In column 6, find persons employed by the Houltons. What services did they provide? _____________________________________________________________________________________________________ _____________________________________________________________________________________________________
U.S. CENSUS 1910 – WARD 4 – ST. TAMMANY PARISH - HOULTONVILLE
U. S. CENSUS 1930 – WARD 4 – ST. TAMMANY PARISH – HOULTONVILLE Partial Transcription – Original-page 21 Name
Married, Single or Widowed
Place of Birth
Place of Birth of Father of this person Louisiana
Place of Birth of Mother of this person Louisiana
In 1930, the Houltonville sawmill no longer existed. Smaller sawmills continued to mill logs and employ laborers. In Houltonville, many laborers relied on farming or worked odd jobs to support a family. Find the Washington family on the census above. List the only person and his age working to support the family. _______________________________________________________________ How many children are included in the Penn family? Where were their grandparents born? _______________________________________________________________________________ What method of transportation replaced the horse and buggy allowed–Mr. Penn to operate his U. S. CENSUS 1930 –that WARD 4 – ST. TAMMANY PARISH HOULTONVILLE business? _______________________________________________________________________
U. S. CENSUS 1930 – WARD 4 – ST. TAMMANY PARISH – HOULTONVILLE
First Census of the _______________Elementary Fourth Grade Schedule No. 1 – Population Name of teacher _________________________ Room number _________________ Enumerated on the _________ day of ____________, by ______________________________________________________ Enumerators. Name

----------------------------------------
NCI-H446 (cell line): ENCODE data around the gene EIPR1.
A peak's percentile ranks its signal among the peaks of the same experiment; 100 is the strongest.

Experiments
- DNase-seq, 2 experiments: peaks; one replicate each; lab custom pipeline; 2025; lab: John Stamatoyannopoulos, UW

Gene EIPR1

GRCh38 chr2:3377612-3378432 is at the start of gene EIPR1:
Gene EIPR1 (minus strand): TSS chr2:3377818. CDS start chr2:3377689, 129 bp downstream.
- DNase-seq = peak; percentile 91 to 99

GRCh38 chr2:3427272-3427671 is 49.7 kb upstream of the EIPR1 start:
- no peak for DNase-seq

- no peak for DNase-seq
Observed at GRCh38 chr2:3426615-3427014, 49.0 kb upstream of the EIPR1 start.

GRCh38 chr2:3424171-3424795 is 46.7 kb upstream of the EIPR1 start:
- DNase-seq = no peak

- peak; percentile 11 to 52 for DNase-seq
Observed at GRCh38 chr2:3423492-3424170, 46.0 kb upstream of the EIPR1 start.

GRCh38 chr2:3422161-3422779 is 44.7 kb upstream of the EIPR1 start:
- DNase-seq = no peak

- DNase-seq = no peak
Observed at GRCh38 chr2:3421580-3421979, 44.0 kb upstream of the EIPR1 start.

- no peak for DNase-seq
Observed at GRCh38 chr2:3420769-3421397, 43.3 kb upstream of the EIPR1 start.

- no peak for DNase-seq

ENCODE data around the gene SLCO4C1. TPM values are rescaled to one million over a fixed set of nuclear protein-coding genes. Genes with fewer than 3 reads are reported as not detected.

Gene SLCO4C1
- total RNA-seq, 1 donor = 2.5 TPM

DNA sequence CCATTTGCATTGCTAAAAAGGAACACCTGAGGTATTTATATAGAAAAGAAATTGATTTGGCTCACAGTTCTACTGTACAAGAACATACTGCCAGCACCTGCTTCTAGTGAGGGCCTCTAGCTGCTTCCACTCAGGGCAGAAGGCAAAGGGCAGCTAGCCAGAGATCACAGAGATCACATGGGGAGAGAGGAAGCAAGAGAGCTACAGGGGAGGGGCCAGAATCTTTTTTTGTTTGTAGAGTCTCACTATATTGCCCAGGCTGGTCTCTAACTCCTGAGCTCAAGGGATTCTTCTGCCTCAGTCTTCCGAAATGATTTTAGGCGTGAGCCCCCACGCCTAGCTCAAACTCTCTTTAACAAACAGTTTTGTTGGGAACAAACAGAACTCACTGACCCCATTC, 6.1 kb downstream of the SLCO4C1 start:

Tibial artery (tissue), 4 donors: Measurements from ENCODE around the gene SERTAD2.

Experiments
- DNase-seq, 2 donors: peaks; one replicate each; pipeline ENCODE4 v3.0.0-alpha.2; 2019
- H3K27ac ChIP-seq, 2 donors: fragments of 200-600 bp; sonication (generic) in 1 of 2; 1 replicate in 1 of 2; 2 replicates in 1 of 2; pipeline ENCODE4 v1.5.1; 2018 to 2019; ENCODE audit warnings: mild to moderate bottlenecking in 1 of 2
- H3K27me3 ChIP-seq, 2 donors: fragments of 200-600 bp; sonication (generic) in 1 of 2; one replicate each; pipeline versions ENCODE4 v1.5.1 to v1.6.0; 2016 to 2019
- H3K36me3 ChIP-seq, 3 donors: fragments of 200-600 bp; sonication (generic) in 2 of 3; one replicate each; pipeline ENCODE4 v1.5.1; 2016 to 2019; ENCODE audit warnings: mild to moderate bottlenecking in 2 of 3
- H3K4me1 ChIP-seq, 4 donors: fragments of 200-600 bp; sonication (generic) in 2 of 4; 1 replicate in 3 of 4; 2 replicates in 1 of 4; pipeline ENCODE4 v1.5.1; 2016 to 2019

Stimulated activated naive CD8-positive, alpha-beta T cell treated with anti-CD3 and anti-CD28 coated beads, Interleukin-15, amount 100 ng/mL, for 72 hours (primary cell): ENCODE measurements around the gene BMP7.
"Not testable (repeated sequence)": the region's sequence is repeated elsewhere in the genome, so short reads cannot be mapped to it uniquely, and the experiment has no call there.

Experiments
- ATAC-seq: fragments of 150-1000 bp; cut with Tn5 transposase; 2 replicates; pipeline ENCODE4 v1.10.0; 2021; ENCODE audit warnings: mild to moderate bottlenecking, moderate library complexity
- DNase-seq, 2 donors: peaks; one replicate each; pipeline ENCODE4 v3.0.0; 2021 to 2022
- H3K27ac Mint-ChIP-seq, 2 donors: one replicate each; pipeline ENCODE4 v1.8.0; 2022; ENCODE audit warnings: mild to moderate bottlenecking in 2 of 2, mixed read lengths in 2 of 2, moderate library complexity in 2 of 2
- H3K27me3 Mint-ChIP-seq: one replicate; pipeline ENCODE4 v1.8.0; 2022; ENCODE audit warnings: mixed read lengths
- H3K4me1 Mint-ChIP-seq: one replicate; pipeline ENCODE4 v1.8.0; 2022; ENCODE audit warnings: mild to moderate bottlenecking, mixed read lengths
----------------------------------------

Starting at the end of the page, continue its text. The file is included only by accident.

Male or Female
Date of Birth
Place of Birth
I want to study and become a
Lesson 3 Skidder Camps and Queen Anne Homes
Student Objectives: *To understand reasons for the growth of the southern lumber industry. *To recognize the role and lifestyle of laborers in the logging industry. *To identify tools used in the logging industry. *To recognize the importance of steam power and railroads in the growth of the logging industry and establishment of new towns. *To recognize features and architectural details of Queen Anne style homes built during the Timber Boom years of the late 1800s. Materials: Reading : “Piney Woods and Dummy Lines: The Life of a Logger” Activitiy Sheet 3A: Photographs, reading comprehension, and matching. Pay Day – Students will experience choices necessary when paid by scrip instead of legal tender. Activity Sheet 3B: Defining architecture and the National Register. Activity Sheet 3C: Recognizing Queen Anne features. Activity Sheet 3D: Historic Architectural Elements Hunt Lesson Content: Skidder Camps 1. Have students complete Reading 1 and emphasize that conservation was not a consideration during extensive logging of southern pine forests. During the 1800s, vast lands seemed to offer an endless supply of timber. Yet, lumbermen did migrate to the south due to depletion of eastern and northern forests. The loggers’ workday amongst the pines and weather elements may be compared to sawmill workers and sawmill owners. 2. Students may study photographs taken during the turn-of-the-century to recognize the use of wood for everyday items that are now made of plastic or other man-made materials. With emphasis on the western migration and establishment of towns along railroad lines, students will understand the increased need for timber goods. Queen Anne Homes 3. Have students go online to locate the Jay House (Otis House) in the Historic Register. http://www.crt.state.la.us/hp/historicplacesdatabase.aspx They will find answers to Activity Sheet 3B on the first documents form. 4. Sheet 3C - Definitions will help students identify Queen Anne features of the illustrated Otis House. 5. The Historic Architectural Elements Hunt is designed for students to recognize interior elements of the Otis House during a guided tour. Students will determine if an element is simply aesthetically pleasing or fulfills a specific need.